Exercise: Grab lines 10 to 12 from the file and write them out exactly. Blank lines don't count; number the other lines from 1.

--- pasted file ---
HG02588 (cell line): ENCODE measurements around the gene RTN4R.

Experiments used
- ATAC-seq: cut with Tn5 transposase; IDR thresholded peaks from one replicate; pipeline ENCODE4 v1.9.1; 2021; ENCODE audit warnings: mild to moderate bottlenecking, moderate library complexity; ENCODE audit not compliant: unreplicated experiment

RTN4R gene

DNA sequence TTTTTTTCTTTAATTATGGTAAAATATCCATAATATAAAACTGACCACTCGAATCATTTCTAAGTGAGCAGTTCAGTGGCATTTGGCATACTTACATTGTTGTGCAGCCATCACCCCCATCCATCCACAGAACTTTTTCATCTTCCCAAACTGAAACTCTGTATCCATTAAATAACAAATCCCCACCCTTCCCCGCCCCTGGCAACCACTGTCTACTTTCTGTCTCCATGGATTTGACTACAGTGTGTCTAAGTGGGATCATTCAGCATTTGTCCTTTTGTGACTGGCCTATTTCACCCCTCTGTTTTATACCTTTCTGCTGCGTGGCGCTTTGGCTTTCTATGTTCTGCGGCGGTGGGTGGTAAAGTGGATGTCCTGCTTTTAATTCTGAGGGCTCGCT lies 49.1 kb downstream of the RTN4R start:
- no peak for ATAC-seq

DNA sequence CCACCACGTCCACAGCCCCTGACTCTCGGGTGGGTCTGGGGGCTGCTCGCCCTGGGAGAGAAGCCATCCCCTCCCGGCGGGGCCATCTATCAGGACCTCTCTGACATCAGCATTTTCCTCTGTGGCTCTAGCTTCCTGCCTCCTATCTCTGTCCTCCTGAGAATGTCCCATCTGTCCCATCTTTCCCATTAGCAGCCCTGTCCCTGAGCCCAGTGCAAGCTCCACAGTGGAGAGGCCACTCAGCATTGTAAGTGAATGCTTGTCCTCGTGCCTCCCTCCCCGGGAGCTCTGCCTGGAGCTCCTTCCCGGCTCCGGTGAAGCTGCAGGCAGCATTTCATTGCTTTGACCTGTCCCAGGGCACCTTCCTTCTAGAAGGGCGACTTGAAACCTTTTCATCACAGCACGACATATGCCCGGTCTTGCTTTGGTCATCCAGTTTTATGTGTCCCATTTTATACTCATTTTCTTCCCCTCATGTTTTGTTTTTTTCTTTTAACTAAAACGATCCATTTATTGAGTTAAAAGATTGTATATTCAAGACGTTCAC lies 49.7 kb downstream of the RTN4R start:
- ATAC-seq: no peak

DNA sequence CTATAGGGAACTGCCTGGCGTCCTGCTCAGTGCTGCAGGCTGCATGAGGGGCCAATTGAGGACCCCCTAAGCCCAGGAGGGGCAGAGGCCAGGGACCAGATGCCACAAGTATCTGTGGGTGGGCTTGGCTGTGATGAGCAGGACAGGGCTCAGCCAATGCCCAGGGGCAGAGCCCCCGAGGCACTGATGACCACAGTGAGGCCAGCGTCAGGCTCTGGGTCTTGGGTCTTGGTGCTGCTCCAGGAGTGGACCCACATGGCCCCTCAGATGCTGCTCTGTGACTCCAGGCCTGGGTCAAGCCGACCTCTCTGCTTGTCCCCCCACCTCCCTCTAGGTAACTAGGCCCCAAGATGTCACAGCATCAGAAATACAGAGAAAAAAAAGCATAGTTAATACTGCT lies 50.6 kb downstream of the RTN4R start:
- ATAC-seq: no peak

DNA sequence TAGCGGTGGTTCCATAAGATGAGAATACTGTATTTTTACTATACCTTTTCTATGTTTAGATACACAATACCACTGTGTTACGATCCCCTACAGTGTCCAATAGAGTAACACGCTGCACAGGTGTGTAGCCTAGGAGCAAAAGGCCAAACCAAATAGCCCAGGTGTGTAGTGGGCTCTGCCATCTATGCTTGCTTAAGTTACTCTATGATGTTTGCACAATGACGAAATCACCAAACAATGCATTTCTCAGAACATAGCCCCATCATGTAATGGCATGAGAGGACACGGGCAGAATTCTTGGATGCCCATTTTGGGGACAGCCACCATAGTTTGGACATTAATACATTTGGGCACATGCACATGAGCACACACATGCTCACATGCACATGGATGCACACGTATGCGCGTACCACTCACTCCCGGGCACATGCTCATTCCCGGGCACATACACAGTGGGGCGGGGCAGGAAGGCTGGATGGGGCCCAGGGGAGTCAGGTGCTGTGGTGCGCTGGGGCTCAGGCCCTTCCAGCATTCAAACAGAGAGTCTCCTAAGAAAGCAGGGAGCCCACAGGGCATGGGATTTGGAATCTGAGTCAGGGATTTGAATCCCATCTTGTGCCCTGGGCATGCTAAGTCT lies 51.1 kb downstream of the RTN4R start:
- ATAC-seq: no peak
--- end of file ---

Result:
- ATAC-seq: no peak

DNA sequence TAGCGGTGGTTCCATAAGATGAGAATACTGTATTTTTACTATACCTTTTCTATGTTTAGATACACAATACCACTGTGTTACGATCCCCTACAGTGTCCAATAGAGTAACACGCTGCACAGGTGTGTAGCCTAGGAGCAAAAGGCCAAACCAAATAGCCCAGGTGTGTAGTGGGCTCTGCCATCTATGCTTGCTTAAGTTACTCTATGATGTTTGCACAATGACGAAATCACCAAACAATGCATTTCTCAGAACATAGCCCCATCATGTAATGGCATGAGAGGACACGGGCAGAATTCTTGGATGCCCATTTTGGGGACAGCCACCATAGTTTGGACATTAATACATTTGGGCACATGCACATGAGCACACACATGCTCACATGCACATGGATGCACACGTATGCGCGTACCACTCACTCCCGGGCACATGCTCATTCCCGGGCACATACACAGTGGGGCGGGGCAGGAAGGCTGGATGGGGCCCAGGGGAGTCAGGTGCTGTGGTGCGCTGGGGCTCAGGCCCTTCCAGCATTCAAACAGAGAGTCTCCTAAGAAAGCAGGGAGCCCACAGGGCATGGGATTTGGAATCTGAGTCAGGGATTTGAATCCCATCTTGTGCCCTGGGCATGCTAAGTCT lies 51.1 kb downstream of the RTN4R start:
- ATAC-seq: no peak